OPINION: As a politician and the father of a baseball-playing son, John Key knows what a curve ball looks like.
The review of MMP has delivered his Government a tricky one.
The Electoral Commission's well-researched proposals could see the Government having to choose between its current support partners, ACT and UnitedFuture, or bank on the Conservative Party coming through at the next elections.
The proposed dropping of the one electorate seat threshold effectively spells the end for parties like ACT and UnitedFuture. It means they can't bring in extra list colleagues by virtue of winning a solitary electorate seat.
It would also end fiascos such as that in Epsom last year as National sought to bolster its prospects by helping ACT win the electorate.
In its review paper, the commission said the one-seat threshold was the single biggest factor in public dissatisfaction with MMP.
Submitters to the commission highlighted the unfairness of the rule in the 2008 elections when ACT won 3.65 per cent of the party vote and gained four extra MPs because it won Epsom, whereas NZ First won 4.1 per cent of the vote and had no MPs.
A key criticism was that it gives voters in some electorates significantly more influence over the makeup of Parliament than voters in other electorates.
It's hard to see a coherent argument for retaining the one-seat rule, particularly when its removal is coupled with the proposal to lower the party vote threshold from 5 per cent to 4 per cent.
This should give smaller parties sufficient encouragement while requiring they still get a credible level of electoral support. Setting the threshold any lower runs the risk of Parliament fragmenting into an unworkable mess.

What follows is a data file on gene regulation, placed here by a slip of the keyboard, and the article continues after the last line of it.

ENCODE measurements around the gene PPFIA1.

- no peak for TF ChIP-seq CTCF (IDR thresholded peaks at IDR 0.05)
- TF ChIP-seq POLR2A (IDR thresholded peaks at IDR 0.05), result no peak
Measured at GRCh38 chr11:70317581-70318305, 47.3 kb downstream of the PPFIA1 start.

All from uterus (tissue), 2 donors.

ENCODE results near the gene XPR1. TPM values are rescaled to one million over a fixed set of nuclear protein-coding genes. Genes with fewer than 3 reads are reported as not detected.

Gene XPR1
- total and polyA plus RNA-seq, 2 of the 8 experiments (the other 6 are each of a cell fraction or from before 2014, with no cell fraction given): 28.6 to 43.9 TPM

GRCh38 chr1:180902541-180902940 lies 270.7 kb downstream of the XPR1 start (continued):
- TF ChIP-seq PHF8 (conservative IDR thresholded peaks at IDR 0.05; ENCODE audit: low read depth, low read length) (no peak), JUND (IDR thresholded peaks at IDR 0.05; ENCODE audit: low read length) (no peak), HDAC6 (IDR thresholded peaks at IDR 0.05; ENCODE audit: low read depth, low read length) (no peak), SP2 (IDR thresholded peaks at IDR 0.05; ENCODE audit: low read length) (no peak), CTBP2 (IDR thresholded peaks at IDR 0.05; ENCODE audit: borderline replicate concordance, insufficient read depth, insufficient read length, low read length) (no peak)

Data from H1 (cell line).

The Government has only said it will carefully consider the commission's proposals, but National has said it wants the party vote threshold to remain at 5 per cent and the one electorate seat rule retained.
The commission's final report will go to the Government by October 31.
Behind the scenes National will be wrestling with the dilemma of whether to cut loose ACT and UnitedFuture by supporting the commission proposals, or mount a defence of the unpopular one-seat threshold.
It's a difficult choice but with ACT and UnitedFuture showing few signs of life, the better bet seems to be the Conservatives, who gathered 2.65 per cent of the votes at the 2011 elections. Leader Colin Craig's campaign was well-funded, but had limited preparation, and his profile has lifted since.
A 4 per cent threshold would also give NZ First an easier path back to Parliament, and while leader Winston Peters is unpredictable, the party's neutral stance also in effect supports the governing bloc.
If it was possible for National to put its own prospects aside, the changes proposed by the Electoral Commission should improve how we choose our governments. It's a pity though that the commission was not asked to at least look at whether we need 120 MPs to run the place.
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